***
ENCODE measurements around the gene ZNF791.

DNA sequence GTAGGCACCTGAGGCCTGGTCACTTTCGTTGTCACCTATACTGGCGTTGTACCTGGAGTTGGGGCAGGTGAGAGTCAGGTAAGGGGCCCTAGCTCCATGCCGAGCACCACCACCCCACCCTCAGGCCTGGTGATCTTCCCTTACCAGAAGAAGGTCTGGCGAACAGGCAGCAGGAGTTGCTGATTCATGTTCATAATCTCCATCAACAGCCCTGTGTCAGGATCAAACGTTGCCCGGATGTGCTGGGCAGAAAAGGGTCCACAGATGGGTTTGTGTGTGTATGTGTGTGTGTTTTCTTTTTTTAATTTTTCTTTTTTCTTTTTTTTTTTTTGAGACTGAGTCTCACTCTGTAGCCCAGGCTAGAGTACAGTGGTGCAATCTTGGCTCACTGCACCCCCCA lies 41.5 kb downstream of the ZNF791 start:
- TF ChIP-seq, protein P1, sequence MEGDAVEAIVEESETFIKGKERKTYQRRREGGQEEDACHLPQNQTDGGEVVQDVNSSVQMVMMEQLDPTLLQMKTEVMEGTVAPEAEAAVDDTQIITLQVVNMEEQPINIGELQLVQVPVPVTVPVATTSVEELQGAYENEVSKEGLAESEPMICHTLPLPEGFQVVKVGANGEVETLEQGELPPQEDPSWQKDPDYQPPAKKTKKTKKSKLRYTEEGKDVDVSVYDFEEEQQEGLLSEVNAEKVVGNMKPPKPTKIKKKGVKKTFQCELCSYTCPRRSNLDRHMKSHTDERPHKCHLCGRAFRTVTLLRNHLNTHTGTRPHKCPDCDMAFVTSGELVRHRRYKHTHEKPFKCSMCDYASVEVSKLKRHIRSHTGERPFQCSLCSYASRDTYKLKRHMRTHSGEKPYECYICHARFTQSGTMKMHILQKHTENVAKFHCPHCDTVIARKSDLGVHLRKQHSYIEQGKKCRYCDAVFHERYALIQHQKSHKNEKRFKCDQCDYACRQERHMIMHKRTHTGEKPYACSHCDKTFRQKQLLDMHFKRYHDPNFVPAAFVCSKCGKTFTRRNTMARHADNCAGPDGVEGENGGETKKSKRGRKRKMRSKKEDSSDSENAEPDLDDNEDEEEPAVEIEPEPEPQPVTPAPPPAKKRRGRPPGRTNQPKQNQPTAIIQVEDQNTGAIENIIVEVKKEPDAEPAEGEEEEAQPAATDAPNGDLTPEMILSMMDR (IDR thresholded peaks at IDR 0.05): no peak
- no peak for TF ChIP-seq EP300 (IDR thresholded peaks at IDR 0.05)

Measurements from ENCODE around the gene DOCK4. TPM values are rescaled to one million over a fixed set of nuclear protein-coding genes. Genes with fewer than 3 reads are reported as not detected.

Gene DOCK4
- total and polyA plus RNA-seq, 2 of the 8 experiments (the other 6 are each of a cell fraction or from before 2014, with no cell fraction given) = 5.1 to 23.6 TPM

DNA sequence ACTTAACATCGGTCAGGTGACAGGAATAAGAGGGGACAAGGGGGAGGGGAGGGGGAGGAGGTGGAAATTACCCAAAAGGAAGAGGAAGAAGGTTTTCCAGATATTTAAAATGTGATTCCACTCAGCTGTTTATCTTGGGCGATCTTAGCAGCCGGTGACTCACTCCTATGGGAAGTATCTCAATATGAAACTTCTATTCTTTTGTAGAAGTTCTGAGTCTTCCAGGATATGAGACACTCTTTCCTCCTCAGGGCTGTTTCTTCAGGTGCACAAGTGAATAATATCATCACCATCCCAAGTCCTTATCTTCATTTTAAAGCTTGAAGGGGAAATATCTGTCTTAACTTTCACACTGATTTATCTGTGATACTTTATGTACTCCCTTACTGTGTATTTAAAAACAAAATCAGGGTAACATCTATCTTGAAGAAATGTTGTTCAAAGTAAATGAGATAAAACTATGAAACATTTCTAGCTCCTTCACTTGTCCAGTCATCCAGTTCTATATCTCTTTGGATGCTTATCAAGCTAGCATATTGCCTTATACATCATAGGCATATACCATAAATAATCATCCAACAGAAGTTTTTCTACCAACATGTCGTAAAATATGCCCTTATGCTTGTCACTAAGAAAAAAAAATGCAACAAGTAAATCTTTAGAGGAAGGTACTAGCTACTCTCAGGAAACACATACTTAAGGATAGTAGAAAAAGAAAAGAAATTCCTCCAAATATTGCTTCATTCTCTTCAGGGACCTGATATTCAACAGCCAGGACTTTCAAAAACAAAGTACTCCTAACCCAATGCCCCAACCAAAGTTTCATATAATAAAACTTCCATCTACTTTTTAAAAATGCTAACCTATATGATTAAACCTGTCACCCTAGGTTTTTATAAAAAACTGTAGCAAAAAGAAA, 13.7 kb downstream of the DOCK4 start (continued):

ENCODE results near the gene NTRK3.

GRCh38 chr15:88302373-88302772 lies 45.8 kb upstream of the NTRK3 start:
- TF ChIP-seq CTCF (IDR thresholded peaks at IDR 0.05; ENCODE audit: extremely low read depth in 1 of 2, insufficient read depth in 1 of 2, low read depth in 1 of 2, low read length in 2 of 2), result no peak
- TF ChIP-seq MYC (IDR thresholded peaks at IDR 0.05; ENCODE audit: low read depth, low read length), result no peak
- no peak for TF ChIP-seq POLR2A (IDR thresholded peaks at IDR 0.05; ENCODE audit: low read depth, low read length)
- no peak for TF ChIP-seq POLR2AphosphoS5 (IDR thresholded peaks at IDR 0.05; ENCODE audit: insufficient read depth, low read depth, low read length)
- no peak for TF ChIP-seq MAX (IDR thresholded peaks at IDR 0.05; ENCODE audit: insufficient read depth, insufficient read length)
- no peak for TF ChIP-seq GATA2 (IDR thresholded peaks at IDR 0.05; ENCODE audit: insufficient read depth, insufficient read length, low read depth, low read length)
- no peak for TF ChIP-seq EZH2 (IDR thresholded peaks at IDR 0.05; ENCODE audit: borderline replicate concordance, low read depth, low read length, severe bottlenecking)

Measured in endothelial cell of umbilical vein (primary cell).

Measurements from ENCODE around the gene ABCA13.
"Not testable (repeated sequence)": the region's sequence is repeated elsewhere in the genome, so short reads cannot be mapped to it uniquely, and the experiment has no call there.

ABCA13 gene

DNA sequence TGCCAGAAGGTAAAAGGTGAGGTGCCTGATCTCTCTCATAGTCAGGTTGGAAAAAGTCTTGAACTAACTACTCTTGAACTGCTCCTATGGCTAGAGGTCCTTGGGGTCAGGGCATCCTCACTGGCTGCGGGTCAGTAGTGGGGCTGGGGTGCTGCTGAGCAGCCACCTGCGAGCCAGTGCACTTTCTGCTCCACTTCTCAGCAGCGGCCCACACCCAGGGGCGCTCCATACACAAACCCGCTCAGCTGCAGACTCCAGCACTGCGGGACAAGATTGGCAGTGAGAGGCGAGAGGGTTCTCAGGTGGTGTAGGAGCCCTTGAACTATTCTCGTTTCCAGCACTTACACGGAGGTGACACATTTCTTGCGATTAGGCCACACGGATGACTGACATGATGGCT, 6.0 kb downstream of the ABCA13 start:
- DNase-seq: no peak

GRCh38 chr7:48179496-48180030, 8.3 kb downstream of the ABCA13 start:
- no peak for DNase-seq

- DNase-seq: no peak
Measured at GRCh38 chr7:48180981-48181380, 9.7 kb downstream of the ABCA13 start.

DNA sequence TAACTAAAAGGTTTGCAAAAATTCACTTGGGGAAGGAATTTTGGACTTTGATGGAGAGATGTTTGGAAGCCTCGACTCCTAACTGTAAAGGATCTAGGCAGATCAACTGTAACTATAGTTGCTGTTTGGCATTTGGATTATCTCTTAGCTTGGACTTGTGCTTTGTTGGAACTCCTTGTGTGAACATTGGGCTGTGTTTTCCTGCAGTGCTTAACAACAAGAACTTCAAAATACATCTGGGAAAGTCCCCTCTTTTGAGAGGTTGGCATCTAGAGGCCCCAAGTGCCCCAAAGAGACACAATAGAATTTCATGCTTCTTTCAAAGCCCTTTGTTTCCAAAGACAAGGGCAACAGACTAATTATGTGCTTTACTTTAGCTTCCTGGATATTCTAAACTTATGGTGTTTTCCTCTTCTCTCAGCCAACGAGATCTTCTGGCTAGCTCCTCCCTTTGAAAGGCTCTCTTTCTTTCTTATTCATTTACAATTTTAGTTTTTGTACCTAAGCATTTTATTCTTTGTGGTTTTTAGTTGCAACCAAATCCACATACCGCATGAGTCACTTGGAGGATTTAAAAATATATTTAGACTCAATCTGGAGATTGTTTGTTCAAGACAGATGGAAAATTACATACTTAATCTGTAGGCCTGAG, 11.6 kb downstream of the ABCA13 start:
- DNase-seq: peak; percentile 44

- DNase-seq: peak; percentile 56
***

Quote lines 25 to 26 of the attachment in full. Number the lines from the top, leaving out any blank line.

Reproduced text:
- no peak for DNase-seq

- DNase-seq: no peak